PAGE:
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5 Reasons Why Being England’s Manager Is The Most Difficult Job On This Planet?




England’s football comprises of media exposure, and over hyping of players, their statistics, judgment on the basis of a few matches is what makes English football way more over hyped than it is. A sublime goal, and the player is often resembled to a genius who once scored one of the same kind, and that’s nothing new for English football. Comparisons of Wilshire to Xavi, Walcott to Messi, are just one of the kinds.

England has always been average when it comes to squad line-ups, with their over eccentric monologues, they seem to say more than what they actually do.
The era of Gerrard, Lampard, and Beckham is long gone and so is the constructive class of English football.

2:  MEDIA:

In the world of hedonism for the media, where they crown you the emperor the very time you burst out your mettle, but points the muzzle at you the very moment you fail to meet the expectation put by the atrocious people with cameras and MiC’s in front of your face. Each and every word spoken is restructured for gossip, untrue stories whether it is on or off the pitch or even inside the dressing room.  A club manager however gets to hold a weekly press conference, the one of the national team does not.
Whatever the answer maybe, it’s going to make a controversy anyways, for every question asked.


The FA focuses more on the propaganda and marketing of the EPL, due to which the needs for the national team remain unfed.

With more of their sight on viewers and demands of TV broadcasts, the premier league is based more on that which forbids it from having it a winter break unlike other popular leagues. Even the time limit between 2 scheduled matches can be as less as 48 hours.

Leading English club managers have pointed fingers at the organisation.
With lack of protection for the talented youths who are called in the first team without any re-assessment, which leads to a lack of experience that costs them their youth level tournaments, which ultimately push them to the brink just for a senior international friendly.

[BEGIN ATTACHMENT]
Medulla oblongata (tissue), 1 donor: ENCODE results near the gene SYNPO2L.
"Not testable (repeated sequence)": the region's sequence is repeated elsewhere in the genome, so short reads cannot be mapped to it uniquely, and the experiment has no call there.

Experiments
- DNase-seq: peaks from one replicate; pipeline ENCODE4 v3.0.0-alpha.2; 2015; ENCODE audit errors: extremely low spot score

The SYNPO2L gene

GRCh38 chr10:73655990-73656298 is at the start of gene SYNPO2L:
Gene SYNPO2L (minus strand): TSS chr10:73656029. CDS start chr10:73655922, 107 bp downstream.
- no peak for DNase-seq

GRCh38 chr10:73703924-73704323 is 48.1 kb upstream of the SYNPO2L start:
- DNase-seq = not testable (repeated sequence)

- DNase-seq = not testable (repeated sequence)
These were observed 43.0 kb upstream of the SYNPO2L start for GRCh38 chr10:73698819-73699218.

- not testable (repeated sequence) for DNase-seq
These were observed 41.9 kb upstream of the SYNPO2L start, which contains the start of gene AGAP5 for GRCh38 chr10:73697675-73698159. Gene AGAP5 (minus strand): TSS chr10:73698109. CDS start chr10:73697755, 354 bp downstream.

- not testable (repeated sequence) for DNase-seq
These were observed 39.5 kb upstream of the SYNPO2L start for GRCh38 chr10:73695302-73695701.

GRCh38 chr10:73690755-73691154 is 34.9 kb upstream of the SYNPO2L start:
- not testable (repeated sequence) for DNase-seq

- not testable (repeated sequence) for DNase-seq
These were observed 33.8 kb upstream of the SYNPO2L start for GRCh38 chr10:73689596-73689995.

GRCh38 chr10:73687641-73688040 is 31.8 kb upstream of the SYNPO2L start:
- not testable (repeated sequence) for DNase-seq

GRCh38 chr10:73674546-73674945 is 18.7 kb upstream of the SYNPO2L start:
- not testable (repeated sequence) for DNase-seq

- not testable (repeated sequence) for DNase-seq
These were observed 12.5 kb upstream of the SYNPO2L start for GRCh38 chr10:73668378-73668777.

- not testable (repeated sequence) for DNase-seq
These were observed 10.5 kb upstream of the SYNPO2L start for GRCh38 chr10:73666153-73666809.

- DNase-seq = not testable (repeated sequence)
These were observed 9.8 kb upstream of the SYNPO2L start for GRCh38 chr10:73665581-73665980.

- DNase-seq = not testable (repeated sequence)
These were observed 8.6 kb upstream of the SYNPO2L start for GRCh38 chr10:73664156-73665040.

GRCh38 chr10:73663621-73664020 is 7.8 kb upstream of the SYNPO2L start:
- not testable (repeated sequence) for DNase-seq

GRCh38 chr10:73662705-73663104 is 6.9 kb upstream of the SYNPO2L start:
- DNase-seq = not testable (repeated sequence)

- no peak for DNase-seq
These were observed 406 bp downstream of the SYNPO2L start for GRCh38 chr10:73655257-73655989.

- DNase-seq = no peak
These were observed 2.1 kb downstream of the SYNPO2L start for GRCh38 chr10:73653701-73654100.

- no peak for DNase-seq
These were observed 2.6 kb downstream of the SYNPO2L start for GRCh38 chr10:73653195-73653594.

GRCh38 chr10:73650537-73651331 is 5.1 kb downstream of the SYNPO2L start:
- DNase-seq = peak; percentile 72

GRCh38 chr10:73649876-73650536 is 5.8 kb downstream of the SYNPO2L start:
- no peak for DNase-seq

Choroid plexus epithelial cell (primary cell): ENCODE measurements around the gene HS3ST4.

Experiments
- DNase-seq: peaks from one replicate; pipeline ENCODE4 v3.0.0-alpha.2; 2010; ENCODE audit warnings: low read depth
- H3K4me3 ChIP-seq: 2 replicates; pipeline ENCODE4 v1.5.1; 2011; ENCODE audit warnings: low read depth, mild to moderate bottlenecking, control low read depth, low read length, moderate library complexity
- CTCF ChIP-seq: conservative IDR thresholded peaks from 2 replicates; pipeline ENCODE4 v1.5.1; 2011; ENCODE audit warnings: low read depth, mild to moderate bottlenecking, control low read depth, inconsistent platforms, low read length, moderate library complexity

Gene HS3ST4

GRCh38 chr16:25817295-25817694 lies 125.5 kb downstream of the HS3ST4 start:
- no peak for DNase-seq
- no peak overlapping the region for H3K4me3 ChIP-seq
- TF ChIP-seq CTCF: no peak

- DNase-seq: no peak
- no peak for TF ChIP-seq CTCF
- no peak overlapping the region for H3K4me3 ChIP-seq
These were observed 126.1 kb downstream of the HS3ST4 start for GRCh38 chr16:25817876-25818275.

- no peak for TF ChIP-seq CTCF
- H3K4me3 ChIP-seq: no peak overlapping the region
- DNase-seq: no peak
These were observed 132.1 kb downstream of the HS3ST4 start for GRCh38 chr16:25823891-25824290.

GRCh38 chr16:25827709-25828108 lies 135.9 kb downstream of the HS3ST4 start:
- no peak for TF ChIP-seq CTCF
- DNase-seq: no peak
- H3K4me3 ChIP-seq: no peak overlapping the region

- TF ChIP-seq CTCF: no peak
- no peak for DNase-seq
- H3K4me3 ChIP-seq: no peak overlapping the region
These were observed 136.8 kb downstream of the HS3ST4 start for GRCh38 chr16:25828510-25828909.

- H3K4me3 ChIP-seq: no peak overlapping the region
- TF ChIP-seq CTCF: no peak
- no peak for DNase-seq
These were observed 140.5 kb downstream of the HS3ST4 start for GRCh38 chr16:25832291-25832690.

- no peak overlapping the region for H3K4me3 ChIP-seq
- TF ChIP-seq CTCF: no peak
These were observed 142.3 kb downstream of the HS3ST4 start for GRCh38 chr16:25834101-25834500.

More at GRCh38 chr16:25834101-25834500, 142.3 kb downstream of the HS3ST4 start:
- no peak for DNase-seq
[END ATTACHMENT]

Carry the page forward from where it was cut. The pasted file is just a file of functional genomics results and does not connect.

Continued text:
As they say, those who wrangle amongst themselves have hard time to see the glory.
That’s what is exactly happening in the premier league.
With so much of money in circulation, very few clubs actually care about the talent of the upcoming English youth, where the fat stacks of cash are paid for foreign powers like Diego Costa or Paul Pogba, not much effort is made for the upbringing of more English talents.
Homemade heroes isn’t a term English football is used to. Not since the last Gerrard or Lampard has played.
With players like Sterling, Wilshere and J.Henderson are paid a high wage to ensure their place in the league, the only thing English football focuses on is more of domestic success.


Whenever the England national team gets on the pitch, the burden and pressure of their forefathers wearing the same jerseys haunt them.
With just one FIFA World Cup n 1966, the drought of a major international success still wanders around the three lions.
Getting on the nerves of an English player is something too easy everyone has noticed. Instead of keeping themselves calm and getting over their fear of embarrassment and failure, they put more pressure on themselves that result in a disappointment.

To quench their thirst for a major silverware, or just to win a simple penalty shootout, first they need to battle themselves.
The success on the pitch follows along.


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Aguero has come up big for Manchester City over the years, scoring crucial goals at some of the club’s most important moments. But even with this history, the experienced Argentine striker remains at the top of his game, able to beat nearly any defender with the ball at his feet (89 Dribbling) and finish even the most impossible-looking chances (89 Shooting) that come his way.
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